Thursday 16 June 2011

U.S Box Office Report - 12th - 14th March 2010

1. Alice in Wonderland - $62M - $208.6M
2. Green Zone - $14.5M - $14.5M
3. She's Out of My League - $9.6M - $9.6M
4. Remember Me - $8.2M - $8.2M
5. Shutter Island - $8.1M - $108M
6. Our Family Wedding - $7.6M - $7.6M
7. Avatar - $6.6M - $730.3M
8. Brooklyn's Finest - $4.2M - $21.3M
9. Cop Out - $4.2M - $39.4M
10. The Crazies - $3.6M - $33.3M

After a record breaking start last weekend (including seeing off a serious Oscar related drop), Alice in Wonderland experienced a 58% drop in takings on a Friday to Friday basis. Perhaps a little high but then Alice opened above and beyond expectations so large front loading was expected - recovery occurred Saturday leaving the film down 47% on last weekend. Even against four new films, Alice had little to no problem retaining the top spot and crossed $200M domestically sometime Sunday. When you add in the fact that the film will have a total global box office of over $350M by tonight, the larger than expected drop doesn't seem too much to worry about. But unlike Avatar, Alice In Wonderland's domination of 3D screens won't last long, it's due to lose a large number of them to Dreamworks How To Train Your Dragon in just two weeks time. This strong second frame should be repeated next weekend as no major release has the same kind of family appeal (Diary of a Wimpy Kid is unlikely to pull viewers away from Alice in any large numbers) and sets the film on the right track to potentially be the first $300M film of 2010.

The re-teaming of Bourne Franchise stalwarts Matt Damon and director Paul Greengrass in an action thriller should have been a no-brainer but when you introduce the Iraq war into the equation it suddenly becomes a different situation. Iraq war movies are still a difficult topic for US audiences (even multi-award winner The Hurt Locker only made $14.7M and was refused screens by many chains when a re-release was mentioned) and that could be one of reasons why The Green Zone opened on the disappointing side. Based loosely (very some would say) on the book Imperial Life in the Emerald City, the film sees Matt Damon going rogue as he hunts for weapons of mass destruction when army intelligence proves less than accurate.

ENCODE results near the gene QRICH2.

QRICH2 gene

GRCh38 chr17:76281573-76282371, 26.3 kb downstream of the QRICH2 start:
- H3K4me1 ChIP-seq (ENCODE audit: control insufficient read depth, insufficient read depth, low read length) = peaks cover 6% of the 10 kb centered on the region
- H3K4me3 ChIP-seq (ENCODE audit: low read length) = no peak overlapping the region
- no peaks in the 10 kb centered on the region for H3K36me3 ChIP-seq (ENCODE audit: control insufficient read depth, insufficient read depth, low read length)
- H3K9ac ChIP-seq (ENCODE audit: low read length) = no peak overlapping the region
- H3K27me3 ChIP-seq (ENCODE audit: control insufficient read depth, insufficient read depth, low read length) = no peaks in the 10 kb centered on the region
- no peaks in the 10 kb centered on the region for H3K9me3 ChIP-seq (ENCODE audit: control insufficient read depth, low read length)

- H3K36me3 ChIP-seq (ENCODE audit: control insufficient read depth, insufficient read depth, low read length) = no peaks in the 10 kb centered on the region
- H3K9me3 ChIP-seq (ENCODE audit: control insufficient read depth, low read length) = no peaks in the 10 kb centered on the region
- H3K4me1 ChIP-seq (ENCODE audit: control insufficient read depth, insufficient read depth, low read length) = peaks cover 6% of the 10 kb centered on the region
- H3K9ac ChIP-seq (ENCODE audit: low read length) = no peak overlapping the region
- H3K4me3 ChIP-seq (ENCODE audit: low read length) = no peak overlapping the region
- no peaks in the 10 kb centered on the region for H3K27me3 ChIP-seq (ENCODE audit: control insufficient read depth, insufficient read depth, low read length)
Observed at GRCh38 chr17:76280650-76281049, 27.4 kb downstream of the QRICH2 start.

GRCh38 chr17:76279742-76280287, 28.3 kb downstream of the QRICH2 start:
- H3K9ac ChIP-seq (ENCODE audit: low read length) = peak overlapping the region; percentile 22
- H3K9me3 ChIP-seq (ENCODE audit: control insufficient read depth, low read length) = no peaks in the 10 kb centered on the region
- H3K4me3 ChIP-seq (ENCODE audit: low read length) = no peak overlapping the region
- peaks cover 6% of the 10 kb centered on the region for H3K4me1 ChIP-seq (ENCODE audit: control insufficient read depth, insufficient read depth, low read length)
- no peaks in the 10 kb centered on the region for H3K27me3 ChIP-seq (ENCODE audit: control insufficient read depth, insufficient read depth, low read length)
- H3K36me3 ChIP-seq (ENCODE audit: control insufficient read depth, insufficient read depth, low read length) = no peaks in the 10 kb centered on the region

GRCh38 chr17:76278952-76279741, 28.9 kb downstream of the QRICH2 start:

Trailers were keen to play up the Bourne-style action sequences but reviews didn't match, being just below average. Before Alice opened strong last weekend, it was expected that The Green Zone stood a good chance at the top spot in its opening frame but the writing was on the wall after a $5M opening on Friday. Direct competition was somewhat limited so one has to turn back to subject matter for reasons why the film didn't manage to break out. Overseas the film should perform stronger but it's $100M production budget must seem a mighty task to achieve at this point.

Jay Baruchel came to most people's attention in Judd Apatow's Knocked Up. A few films later and he's managed to score a starring role in the comedy She's Out of My League, as an average guy who some how ends up with the perfect woman as his girlfriend. Friends and family however, seem hell-bent on undermining the relationship figuring that 'She's out of his league'. Lacklustre trailers didn't help the situation but reviews slightly above par with The Green Zone helped propel the film further up the top ten. The fact that it's an R-rated comedy and that Cop-Out has pretty much come and gone helped boost the film too. It's unlikely this cost more than $15M to produce so should begin to see a return by next Friday if not before. Baruchel will be seen next in the big budget fantasy The Sorcerer's Apprentice.